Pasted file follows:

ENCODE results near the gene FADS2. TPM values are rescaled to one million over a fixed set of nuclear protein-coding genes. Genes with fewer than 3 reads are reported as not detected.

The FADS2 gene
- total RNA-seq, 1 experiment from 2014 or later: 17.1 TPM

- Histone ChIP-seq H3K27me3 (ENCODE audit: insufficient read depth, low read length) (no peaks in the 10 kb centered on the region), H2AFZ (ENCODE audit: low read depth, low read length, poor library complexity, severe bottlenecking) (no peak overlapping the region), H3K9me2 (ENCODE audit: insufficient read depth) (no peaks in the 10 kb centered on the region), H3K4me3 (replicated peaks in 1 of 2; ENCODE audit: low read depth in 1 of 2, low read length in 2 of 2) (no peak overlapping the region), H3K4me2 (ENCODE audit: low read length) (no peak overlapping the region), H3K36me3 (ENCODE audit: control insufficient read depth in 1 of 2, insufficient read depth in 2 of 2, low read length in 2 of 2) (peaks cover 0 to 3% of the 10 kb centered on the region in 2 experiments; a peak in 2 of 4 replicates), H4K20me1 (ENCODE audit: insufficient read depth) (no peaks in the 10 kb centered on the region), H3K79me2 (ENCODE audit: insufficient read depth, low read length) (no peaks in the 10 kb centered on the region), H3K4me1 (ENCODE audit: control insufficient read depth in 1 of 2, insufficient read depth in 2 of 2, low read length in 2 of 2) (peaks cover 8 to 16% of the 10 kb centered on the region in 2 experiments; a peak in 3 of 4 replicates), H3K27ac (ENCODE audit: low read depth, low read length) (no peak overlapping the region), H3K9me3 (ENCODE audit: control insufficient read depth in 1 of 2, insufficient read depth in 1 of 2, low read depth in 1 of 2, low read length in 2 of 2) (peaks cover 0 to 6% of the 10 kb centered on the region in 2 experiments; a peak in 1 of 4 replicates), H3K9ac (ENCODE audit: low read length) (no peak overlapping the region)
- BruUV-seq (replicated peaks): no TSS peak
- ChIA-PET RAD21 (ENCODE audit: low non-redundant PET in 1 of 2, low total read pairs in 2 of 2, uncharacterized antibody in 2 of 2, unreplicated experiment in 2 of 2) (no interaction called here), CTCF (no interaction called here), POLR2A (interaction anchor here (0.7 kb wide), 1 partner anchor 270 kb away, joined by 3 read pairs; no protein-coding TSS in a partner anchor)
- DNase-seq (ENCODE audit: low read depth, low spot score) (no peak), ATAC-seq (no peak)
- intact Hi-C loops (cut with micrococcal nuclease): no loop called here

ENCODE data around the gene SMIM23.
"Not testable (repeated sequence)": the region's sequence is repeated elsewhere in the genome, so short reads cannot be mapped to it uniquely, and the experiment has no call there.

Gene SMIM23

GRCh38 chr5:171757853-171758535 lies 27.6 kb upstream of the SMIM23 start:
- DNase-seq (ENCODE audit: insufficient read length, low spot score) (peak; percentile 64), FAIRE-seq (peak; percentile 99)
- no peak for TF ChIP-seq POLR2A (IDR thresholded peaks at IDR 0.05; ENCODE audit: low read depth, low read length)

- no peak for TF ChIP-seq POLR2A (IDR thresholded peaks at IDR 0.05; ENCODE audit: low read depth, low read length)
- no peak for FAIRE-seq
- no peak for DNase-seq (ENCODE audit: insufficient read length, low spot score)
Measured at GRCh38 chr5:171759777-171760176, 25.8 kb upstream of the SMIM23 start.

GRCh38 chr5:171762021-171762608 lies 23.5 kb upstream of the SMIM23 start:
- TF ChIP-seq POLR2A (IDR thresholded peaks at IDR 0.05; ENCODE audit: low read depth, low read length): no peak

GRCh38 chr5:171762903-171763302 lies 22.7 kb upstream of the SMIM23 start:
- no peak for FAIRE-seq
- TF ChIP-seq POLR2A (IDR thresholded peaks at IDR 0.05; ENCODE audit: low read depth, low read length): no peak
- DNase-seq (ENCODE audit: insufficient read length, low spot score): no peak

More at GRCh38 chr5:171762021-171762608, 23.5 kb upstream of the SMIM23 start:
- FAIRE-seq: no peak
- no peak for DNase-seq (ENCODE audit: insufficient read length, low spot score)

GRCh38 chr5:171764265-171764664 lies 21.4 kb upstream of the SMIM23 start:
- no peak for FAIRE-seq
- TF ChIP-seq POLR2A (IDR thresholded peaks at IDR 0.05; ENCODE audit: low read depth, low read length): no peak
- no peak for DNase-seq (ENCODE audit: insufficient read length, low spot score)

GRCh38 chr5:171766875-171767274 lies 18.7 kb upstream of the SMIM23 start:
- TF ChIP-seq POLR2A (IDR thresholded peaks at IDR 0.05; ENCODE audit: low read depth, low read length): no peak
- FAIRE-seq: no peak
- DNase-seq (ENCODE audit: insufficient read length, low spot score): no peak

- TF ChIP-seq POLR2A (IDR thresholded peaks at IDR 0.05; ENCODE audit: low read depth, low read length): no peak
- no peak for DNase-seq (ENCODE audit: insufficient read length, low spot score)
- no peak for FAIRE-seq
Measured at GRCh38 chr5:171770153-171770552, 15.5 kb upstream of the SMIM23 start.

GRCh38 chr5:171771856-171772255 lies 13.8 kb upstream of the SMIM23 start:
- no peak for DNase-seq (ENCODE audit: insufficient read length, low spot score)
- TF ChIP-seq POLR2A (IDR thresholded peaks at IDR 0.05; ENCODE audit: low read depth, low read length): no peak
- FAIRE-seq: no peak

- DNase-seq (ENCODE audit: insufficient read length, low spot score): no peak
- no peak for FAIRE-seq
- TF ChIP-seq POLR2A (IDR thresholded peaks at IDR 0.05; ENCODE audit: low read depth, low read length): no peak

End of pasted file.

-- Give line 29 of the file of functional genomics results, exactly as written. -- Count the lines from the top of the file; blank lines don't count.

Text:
- no peak for FAIRE-seq